19 February 2015
I spent the first part of last week in beautiful Québec City giving a poster workshop for MEOPAR. I’d given presentations about making posters before, but this was the first time I’d tried to turn this into a half a day workshop, which was intimidating. The participants (dubbed “Meopeers”) were good sports about it all.
One of the things that made the job easier was that several of the Meopeers brought posters with them. As it happened, between the five there was a good mix of different features to talk about. These five posters gave me the chance to talk about logos, abstracts, eye levels, reading order, entry points, and much more.
This first was one of the cleanest, simplest posters. I would have put the right picture above the text, not below it, to bring the great picture closer to eye level. I also might have tried paragraphs instead of bullet points.
This second poster has a clean three column layout, but the amount of text is truly intimidating. The introduction – the whole right column, if we’re honest – is not welcoming to a casual passerby.
The poster above got caught in a lighting “dead zone" much of the first day. There were lights on to the right of it, to the left of it, but not above it, and it was noticeably dark. Compare the lighting of the middle poster to the two flanking it.
This demonstrated that posters are not always displayed in good lighting conditions, and lots of conference poster sessions are in hotels like this one.
On poster number three, there are a few unnecessary boxes around the columns of this one. The logos here throw off the nice centering of the title, so I suggested left aligning the title and leaving the logos where they are.
The colours of the graphics are all over the map. This is a situation where I don’t know if the colours can be harmonized while keeping the scientific content intact, however.
This fourth one tries to provide skimming readers with a quick entry point, with a box that reads “Goal” in the upper right corner. The box is a bit dark and hard to read, though. Points for concept, but penalties for execution.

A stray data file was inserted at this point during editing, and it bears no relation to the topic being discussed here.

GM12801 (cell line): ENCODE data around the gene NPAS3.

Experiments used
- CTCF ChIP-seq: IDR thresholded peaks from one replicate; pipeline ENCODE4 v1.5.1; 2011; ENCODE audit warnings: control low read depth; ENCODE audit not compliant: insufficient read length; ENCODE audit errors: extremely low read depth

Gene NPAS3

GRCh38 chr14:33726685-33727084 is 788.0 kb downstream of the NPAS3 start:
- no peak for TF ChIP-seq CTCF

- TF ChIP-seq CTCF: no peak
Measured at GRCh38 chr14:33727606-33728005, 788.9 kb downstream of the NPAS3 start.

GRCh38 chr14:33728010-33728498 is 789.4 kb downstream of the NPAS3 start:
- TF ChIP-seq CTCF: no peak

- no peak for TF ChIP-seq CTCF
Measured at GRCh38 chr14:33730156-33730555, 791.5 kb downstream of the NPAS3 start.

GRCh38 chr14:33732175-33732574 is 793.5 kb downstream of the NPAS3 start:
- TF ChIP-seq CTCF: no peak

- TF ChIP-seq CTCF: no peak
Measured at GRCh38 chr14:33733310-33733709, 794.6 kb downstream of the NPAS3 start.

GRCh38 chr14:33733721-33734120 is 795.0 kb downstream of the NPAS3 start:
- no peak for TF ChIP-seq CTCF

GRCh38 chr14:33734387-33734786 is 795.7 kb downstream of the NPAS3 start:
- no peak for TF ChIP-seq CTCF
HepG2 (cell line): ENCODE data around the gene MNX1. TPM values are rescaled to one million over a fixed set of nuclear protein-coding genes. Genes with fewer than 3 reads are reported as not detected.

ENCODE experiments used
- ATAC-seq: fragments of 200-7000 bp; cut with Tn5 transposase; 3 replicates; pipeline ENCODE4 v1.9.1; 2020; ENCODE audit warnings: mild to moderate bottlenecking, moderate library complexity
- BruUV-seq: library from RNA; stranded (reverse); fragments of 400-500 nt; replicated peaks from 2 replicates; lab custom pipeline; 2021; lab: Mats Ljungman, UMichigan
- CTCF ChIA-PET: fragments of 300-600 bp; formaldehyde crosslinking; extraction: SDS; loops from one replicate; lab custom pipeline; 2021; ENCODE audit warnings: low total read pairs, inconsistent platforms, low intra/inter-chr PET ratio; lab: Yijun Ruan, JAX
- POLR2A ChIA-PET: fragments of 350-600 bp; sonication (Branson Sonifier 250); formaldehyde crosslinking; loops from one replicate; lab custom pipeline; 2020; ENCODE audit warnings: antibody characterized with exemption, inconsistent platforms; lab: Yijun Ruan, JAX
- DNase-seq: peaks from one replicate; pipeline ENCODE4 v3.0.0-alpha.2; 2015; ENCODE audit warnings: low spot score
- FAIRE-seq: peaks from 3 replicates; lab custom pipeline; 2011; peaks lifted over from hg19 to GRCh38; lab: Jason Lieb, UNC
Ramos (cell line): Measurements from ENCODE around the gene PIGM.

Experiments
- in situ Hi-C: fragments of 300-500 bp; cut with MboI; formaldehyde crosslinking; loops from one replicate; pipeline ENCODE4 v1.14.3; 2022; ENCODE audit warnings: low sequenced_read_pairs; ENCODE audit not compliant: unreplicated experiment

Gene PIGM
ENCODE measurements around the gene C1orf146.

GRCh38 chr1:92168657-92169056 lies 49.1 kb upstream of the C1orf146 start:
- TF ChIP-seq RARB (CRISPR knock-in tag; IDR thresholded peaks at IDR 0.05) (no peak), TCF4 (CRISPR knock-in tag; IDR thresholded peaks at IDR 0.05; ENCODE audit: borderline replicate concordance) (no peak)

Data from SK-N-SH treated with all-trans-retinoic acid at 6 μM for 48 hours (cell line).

A couple of other issues here are that all the graphics are corralled at the bottom, and are rather small. The reading order switches around, with the central two columns reading across then down, instead of down, then across.
This fifth poster had the best title bar of all of the posters. The picture of the ferry is an excellent entry point, the title is big and clear and not crowded, and the logo is appropriately low key, tucked away in the lower right of the title bar.
Then, the bottom falls apart. The left column is okay, but... that right hand side. Oh dear. As soon as you hit the Methods and Results, you’re awash in a sea of small, intense graphs. Even after two straight days of looking at this poster on and off, I still haven’t been able to which way I am supposed to read the figures without going in and studying each one in detail, like these Meopeers were doing:
Some of the points that came up in discussion was the difference between the intended order of information, and how people actually looked at the poster. Even the first three posters, with a clear three column order, were not often read in that order.
Several Meopeers admitted to being “skimmers,” looking at the start and finish of the poster for the main points, and not bothering with with the stuff in the middle at all.
There was some contention about the use of logos. One participant said, “My university will insist that they be there.” I am still baffled by how an institution can stop you from doing whatever you want with a poster. Even then, like everything else, there are some ways to include logos that are better than others.
I thank all the Meopeers for their willingness to listen. I thank the MEOPAR coordinating team for inviting me back home to Canada (first time home in seven years) and being most excellent hosts. I hope it helped!